Solar Dynamics Observatory: Staring at the Sun

Space.com | 7/12/2018 | Staff
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The Solar Dynamics Observatory is a NASA spacecraft launched in 2010, in time to catch sunspot and solar activity at its peak in 2013 as a part of the sun's 11-year cycle. The satellite continuously records high-definition views of the sun's atmosphere in detail never seen previously.

In addition to simply observing the sun, NASA is using this observatory to get better at predicting solar activity. SDO aims to provide insights on the structure of the sun's magnetic field, as well as how energy is transferred from the sun into space.

SDO - NASA - Star - Program - Probes

SDO is the first of NASA's Living With a Star program probes. The sun is an invaluable source of energy and warmth for the planet; however, its variability can at time cause problems. A large solar storm has the capability to knock out power lines or communications satellites, for example. The program's major goal, therefore, is to understand why the sun's energy varies and how it can affect Earth.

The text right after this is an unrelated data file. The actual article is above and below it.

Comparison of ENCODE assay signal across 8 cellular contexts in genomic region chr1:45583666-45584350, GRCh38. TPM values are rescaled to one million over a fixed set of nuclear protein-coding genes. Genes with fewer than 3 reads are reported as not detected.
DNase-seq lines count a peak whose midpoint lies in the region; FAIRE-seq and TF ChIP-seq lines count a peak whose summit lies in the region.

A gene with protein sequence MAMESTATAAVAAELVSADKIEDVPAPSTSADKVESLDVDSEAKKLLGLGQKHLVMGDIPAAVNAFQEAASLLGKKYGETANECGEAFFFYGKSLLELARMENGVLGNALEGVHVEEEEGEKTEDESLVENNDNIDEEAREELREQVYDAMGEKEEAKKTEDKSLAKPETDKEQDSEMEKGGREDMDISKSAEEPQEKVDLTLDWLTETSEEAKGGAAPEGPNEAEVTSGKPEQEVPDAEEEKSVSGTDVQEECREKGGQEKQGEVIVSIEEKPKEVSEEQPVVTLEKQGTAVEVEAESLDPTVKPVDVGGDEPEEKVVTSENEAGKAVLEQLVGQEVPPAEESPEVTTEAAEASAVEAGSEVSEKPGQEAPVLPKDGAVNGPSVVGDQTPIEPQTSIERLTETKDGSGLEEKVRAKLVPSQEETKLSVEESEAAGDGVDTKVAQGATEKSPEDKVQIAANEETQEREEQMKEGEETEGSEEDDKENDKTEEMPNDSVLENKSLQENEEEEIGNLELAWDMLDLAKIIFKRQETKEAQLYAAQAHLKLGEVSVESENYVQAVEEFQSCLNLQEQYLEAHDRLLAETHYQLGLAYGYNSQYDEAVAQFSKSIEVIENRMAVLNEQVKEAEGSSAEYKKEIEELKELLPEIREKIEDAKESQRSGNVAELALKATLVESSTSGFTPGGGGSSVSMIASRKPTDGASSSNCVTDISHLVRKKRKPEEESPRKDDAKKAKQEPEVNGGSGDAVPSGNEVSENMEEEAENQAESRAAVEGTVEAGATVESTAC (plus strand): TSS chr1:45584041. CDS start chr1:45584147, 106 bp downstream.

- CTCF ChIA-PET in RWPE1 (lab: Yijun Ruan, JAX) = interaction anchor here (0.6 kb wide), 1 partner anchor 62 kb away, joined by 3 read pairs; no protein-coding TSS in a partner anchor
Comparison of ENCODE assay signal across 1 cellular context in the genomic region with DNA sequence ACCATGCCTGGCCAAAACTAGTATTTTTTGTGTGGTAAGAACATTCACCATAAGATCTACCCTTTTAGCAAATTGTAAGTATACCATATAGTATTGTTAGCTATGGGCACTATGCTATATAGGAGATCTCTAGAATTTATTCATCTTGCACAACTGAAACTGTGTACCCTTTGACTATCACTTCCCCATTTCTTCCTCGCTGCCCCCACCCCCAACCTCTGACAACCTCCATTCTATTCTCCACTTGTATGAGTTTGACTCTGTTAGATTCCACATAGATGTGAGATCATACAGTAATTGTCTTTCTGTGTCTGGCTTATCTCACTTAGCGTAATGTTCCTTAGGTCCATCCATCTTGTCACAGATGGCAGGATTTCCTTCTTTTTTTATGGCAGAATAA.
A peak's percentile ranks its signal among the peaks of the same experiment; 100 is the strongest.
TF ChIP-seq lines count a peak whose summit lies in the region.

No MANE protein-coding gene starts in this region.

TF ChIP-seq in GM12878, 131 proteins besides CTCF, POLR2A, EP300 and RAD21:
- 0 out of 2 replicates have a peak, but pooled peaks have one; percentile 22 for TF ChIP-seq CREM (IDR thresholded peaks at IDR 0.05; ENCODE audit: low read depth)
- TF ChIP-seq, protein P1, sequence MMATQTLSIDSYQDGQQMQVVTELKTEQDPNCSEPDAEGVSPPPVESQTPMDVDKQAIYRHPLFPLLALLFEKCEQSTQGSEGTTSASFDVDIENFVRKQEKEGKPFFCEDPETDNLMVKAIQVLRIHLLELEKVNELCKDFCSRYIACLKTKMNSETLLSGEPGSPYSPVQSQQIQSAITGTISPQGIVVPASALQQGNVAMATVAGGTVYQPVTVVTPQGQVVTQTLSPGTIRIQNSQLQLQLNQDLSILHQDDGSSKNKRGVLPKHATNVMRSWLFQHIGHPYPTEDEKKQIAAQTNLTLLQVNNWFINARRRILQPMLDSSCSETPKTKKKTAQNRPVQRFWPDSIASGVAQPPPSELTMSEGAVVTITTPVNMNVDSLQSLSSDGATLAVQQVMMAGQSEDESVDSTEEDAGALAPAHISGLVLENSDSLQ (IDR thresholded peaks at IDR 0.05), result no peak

One instrument on board is the Atmospheric Imaging Assembly, which can record pictures of the sun in IMAX resolution. With high-definition images available in most of the 10 available wavelengths every 10 seconds, it allows scientists to watch over the corona and see any changes — no matter what temperature. The continual observations were expected to yield more information on the causes of solar flares and coronal eruptions.

Instruments - Helioseismic - Magnetic - Imager - Currents

The other instruments are the Helioseismic and Magnetic Imager, which can track electric currents and magnetic activity in the corona, and the Extreme Ultraviolet Variability Experiment, which monitors ultraviolet solar emissions.

The spacecraft originally had a five-year life span, but has lasted beyond an 11-year solar cycle, and was still performing well as of mid-2018.

SDO - Satellite - Space - Feb - Atlas

SDO cost $850 million to construct and launch. The satellite was lofted into space Feb. 11, 2010, aboard an Atlas V rocket from...
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